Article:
You've created a number of large-scale international sculptures following your work for Rockefeller Center. Is there a project that was particularly challenging or memorable for you?

Perhaps it is a little bit corny to say, but they are like my children. What is challenging is when they disappear. Sadly, I have experienced the pain of loss when a work is removed—when, in several cases, the building it is sited in also disappears. Recently, a work I completed in 1986 for Burden Hall at Harvard Business School was removed. The building is to be replaced with a new structure and the school did not choose to provide an alternative space for the work.

One triumph was the preservation of your "Wind Tree" sculpture in Auckland, New Zealand. After the piece was set to be taken down for construction, advocates successfully had it relocated in 2011. Please tell us about that experience.

In New Zealand and also in Boston, I have had works removed, but advocates worked to find alternative sites for the pieces. In each case, the relocation of the work also allowed for it to be rejuvenated as well. Unfortunately, this is not often the case and decisions lead to the destruction of the work.

Following the loss in Auckland, you described the rebuilding as a "rebirth for the sculpture." Is making art akin to transmitting a life force?

Making art is certainly my life force.

How do your surroundings in Massachusetts play a role in your life and work?

The Concord space was perfect for almost forty years, and Concord is a wonderful town. I had two exhibitions at local art centers there. One at the Concord Art Association and, more recently, at the Emerson Umbrella Center for the Arts.

Recently, I’ve moved to a smaller home and studio in Canton, which is south of Boston. My home is located beside the Blue Hills Reservation... Leaving the Concord studio after so many years was difficult for me, but many of my outdoor sculptures have found a beautiful setting in the grounds surrounding the Canton house.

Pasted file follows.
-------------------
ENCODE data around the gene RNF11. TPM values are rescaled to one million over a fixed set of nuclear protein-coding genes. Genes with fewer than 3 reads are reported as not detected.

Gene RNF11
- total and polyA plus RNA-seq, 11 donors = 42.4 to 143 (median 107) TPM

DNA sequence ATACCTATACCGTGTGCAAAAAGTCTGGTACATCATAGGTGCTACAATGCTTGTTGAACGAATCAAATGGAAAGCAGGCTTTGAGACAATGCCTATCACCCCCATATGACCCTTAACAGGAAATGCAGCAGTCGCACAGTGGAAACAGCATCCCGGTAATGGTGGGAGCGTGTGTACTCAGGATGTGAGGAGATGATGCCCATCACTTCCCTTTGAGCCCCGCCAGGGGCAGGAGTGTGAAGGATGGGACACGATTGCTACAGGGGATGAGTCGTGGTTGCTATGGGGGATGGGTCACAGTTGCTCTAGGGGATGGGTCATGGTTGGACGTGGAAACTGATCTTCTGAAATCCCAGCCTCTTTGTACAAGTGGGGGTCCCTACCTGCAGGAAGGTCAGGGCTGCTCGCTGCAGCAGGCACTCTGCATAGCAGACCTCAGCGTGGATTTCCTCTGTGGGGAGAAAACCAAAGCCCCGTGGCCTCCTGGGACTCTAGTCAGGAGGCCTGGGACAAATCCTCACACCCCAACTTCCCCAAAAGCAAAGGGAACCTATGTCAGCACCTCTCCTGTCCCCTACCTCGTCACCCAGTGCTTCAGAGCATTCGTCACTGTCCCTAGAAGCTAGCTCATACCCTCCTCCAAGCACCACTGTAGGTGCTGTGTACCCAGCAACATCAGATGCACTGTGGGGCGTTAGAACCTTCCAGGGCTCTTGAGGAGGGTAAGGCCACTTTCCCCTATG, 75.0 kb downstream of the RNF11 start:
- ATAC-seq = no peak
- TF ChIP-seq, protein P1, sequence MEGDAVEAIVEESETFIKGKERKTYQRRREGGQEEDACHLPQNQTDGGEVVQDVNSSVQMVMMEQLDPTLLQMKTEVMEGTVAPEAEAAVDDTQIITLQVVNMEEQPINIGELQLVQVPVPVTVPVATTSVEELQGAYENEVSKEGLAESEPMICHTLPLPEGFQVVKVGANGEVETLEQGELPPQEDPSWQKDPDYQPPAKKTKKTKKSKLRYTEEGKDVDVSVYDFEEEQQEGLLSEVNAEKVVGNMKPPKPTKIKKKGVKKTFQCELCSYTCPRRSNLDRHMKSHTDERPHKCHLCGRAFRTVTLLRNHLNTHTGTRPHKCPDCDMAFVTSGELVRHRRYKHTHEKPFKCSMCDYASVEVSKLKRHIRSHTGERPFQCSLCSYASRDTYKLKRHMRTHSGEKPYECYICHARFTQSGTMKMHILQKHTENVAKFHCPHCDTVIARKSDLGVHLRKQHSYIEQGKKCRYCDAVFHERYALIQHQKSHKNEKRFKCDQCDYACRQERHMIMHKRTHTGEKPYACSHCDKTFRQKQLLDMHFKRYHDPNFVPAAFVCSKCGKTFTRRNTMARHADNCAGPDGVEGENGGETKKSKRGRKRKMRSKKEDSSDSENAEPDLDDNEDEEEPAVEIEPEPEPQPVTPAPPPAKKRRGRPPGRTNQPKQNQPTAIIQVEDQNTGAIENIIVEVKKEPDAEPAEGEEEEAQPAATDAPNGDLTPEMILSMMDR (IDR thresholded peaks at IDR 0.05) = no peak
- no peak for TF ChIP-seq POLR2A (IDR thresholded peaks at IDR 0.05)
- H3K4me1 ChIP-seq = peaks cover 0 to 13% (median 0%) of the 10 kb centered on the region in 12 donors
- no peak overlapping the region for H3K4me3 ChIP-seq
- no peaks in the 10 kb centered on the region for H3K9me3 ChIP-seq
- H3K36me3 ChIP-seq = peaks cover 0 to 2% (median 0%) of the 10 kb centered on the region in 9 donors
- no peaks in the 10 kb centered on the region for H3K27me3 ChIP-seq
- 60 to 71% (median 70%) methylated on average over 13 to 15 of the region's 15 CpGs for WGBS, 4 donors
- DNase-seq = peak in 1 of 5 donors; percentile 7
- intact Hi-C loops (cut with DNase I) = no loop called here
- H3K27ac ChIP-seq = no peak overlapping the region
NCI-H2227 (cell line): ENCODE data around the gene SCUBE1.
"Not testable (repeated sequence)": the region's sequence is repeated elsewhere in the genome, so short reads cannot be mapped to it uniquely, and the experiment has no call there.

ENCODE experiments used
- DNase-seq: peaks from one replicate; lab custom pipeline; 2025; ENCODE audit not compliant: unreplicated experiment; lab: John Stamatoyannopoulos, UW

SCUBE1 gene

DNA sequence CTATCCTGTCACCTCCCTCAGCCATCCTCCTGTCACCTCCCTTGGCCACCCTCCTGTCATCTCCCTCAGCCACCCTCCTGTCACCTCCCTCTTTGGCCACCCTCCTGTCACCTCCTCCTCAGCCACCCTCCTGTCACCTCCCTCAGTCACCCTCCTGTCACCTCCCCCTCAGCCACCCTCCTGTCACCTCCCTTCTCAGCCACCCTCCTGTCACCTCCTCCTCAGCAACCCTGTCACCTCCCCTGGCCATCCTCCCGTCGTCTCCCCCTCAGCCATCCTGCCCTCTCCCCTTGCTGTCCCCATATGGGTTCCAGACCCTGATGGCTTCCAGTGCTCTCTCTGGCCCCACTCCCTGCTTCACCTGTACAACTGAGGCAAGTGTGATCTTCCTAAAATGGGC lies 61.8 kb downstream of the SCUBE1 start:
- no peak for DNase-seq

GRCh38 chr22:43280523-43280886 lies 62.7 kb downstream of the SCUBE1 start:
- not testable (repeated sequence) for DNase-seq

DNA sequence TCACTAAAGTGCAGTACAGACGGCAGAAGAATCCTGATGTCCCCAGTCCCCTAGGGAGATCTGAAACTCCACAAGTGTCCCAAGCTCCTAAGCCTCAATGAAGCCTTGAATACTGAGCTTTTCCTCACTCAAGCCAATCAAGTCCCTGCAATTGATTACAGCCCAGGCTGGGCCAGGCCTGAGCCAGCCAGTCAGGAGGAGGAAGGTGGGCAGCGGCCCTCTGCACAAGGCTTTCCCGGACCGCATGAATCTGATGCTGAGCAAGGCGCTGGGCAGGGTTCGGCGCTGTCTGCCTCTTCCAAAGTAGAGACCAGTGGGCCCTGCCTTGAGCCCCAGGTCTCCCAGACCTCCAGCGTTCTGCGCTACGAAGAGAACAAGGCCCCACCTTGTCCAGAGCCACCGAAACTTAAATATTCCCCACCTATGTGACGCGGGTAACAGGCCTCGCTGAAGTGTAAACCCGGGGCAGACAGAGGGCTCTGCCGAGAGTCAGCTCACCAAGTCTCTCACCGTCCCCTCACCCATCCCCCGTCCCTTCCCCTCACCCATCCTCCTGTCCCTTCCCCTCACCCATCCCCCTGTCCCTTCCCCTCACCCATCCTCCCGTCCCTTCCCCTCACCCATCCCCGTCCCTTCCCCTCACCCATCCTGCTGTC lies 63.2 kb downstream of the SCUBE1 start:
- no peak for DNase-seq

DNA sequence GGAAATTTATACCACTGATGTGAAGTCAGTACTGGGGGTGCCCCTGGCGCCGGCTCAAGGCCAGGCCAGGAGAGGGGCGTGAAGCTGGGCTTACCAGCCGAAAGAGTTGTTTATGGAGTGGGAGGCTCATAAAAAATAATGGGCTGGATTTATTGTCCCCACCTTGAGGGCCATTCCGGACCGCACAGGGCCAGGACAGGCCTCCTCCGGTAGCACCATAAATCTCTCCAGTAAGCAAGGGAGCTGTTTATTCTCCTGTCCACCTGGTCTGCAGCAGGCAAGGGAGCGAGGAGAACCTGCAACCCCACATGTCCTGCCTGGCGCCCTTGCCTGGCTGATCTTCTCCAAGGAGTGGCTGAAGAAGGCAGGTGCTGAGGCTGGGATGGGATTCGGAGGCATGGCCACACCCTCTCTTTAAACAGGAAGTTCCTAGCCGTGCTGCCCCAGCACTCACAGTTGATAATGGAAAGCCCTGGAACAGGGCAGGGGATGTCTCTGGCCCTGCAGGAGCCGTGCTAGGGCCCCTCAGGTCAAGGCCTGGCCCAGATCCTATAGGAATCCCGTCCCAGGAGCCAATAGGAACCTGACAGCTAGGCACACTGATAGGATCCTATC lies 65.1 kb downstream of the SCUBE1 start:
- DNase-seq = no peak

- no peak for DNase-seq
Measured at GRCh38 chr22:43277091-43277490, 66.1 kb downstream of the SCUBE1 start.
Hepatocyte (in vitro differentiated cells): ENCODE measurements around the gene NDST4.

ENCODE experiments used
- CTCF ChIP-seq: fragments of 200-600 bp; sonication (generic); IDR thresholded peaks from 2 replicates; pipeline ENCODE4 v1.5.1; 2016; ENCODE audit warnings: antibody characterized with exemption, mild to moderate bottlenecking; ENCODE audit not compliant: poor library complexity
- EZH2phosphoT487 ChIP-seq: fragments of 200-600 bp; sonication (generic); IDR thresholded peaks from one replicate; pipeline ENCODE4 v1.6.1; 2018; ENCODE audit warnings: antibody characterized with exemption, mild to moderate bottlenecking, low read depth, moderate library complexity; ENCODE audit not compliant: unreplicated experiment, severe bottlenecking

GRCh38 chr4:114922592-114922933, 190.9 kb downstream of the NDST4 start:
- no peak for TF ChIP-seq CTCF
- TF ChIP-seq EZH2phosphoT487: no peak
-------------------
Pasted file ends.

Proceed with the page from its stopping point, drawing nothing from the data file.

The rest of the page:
What are you most interested in now? How do you spend your time and what are you creating?

Artists never retire, and I continue to work in my studio every day, continue to make sculpture. I am working on a smaller scale in a smaller space, which may be appropriate since, as I age, I find I have less physical energy. One has to adjust to inevitable change.

The MIT Museum has recently staged exhibits of Gyorgy Kepes’s photographic work and of the Center of Advanced Visual Studies, which he founded at the Institute and where I was a fellow with a grant from the JDR III Fund. As part of the exhibit, visitors could listen to Kepes respond to questions in an interview. With great pleasure, I listened to his voice, which I have not heard since his death in 2001. He was a very important person in my life, a mentor and a friend.

The most painful part of aging is seeing my work for public buildings disappear. I hope my work at Rockefeller Center will remain.

"Light and Movement" is permanently on view at the International Building at 630 Fifth Avenue between 50th and 51st Streets (marked by the statue of Atlas at the entrance). Read more about Michio Ihara on his website.

—Karen Hudes

Images (apart from those of "Light and Movement") courtesy of Michio Ihara